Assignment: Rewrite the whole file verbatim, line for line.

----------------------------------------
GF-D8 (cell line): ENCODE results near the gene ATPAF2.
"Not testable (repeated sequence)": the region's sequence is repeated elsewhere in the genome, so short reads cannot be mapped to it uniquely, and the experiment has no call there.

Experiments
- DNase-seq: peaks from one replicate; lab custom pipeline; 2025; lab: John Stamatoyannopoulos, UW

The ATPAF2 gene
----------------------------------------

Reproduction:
GF-D8 (cell line): ENCODE results near the gene ATPAF2.
"Not testable (repeated sequence)": the region's sequence is repeated elsewhere in the genome, so short reads cannot be mapped to it uniquely, and the experiment has no call there.

Experiments
- DNase-seq: peaks from one replicate; lab custom pipeline; 2025; lab: John Stamatoyannopoulos, UW

The ATPAF2 gene